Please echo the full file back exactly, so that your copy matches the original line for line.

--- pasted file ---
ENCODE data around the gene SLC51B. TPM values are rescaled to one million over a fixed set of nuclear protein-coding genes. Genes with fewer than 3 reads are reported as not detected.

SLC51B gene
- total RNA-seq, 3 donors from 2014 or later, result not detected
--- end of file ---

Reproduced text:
ENCODE data around the gene SLC51B. TPM values are rescaled to one million over a fixed set of nuclear protein-coding genes. Genes with fewer than 3 reads are reported as not detected.

SLC51B gene
- total RNA-seq, 3 donors from 2014 or later, result not detected